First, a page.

Sgt. Joseph Henry O'Connell
| Sgt. Joseph H.
O'Connell was son of William & Margaret
O'Connell and born on May 15, 1924, in
Indiana. He grew up on Rural Route #2 in
Harmony Township, Rock County, Wisconsin, with his
three brothers. While in high school,
Joseph joined the Wisconsin National Guard.
He was only sixteen years old when his tank
company was called to federal duty as A Company,
192nd Tank Battalion in November of 1940.
This resulted him leaving high school, at sixteen,
to fulfill his military obligation.
Joseph trained for almost a year at Fort Knox, Kentucky. While he was there, he received his high school diploma in 1941. In February, 1941, Joseph was assigned to Headquarters Company was formed from the four letter companies of the 192nd. He was a clerk for the company.
In the late summer of 1941, Joseph took part in
the Louisiana maneuvers. After these
maneuvers, Joseph and the other members of the
battalion learned that their one year of
military service had been extended from one to
six years. He received a pass home to say
goodbye to his family and friends.
Seventeen days days after arriving in the Philippine Islands, Joseph lived through the Japanese attack on Clark Airfield. When the planes appeared over the airfield and the bombs began hitting the ground, Joseph ordered his half track to move about a mile from the runway. It was from that position that his crew began shooting at the planes. It was at this time that he was given command of a half track.
For the next four months, Joseph worked to supply the tank crews with information to fight against the Japanese. On one occasion, Joseph was attempting to locate the A Company tanks. He was not having too much luck since the tanks were constantly on the move. As he sat in his half track he heard tanks approaching, to his surprise, it was his company's tanks. They had received orders to withdraw from the area and head to the south. If they had not ran into him, he would have been left behind and fallen into Japanese hands. Since he had no radio, he had not heard the order to withdraw.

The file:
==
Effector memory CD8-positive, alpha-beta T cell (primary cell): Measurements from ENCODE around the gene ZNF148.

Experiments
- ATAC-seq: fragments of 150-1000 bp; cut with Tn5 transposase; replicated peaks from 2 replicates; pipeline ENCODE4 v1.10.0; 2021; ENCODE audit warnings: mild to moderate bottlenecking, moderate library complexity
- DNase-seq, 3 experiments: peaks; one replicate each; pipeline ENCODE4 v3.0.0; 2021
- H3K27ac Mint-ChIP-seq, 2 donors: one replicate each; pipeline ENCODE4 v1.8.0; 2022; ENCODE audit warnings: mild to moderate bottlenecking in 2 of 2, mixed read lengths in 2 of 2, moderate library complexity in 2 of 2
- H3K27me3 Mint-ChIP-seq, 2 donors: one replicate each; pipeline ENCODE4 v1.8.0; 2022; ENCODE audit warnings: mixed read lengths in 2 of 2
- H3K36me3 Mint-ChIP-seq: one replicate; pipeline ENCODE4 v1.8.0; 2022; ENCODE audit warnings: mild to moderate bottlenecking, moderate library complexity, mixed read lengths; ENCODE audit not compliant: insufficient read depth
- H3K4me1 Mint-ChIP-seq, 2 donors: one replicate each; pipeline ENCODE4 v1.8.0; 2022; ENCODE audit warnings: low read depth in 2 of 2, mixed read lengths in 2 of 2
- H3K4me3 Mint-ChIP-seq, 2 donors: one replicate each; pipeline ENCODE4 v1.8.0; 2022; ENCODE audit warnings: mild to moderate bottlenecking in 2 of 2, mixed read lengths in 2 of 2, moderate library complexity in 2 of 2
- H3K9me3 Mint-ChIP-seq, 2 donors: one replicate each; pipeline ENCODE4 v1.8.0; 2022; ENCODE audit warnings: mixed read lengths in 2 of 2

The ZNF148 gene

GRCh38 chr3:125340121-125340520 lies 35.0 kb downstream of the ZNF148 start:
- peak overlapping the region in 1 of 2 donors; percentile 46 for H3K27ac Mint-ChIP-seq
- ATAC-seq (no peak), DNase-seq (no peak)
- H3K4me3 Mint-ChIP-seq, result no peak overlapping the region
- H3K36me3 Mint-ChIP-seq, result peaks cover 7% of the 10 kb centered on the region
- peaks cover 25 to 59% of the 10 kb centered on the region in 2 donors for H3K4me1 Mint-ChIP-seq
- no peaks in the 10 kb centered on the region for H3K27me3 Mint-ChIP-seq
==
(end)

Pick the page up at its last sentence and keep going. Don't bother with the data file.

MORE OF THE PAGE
On another occasion, he was at the battalion's headquarters. The tanks were in contact with HQ by radio. As he listened, he heard the conversation between the tanks as they fought a running battle with the Japanese. While they were fighting the Japanese, the tankers were attempting to find a place where they could cross the Agoo River.
In a third incident, Joseph's halftrack was sent to San Jose in the Nueva Ecija Province, as they drove they passed a truck loaded with ammunition stuck in a ditch. They stopped to help the driver. Not too long after they got there, the Japanese began firing on them with mortars. The shelling got so bad that the Americans abandoned their attempt to save the truck and ammunition.
When Philippines were surrendered, Joseph became
a Prisoner of War. From Mariveles at the
southern tip of Bataan, Joseph started what he
and the other POWs called, "The March". At
San Fernando, the POWs were packed into small
wooden boxcars that could hold eight horses or
forty men. One hundred men were packed
into each car. At Capas, the living left
the cars and the dead fell to the ground.
Joseph was held at Camp O'Donnell, Cabanatuan and Bilibid Prison in the Philippines. He would later be taken to Japan on the Clyde Maru. The ship sailed on July 23, 1943, but instead of heading to Formosa, it sailed to Santa Cruz, Zambales. There, it loaded manganese ore. It sailed again, three days later, on July 26th arriving at Takao, Formosa, on July 28th.
On August 5th, the
sailed again. It arrived at Moji, Japan,
on August 7th. The next day the POWs
disembarked the ship and were taken to a train
station. After a two day train trip,
Joseph reached the Fukuoka
#17. Although the date is unknown,
Joseph was transferred to Fukuoka #1.
Joseph O'Connell is buried at Sam Houston National Cemetery in Houston, Texas, in Section A, Site 764.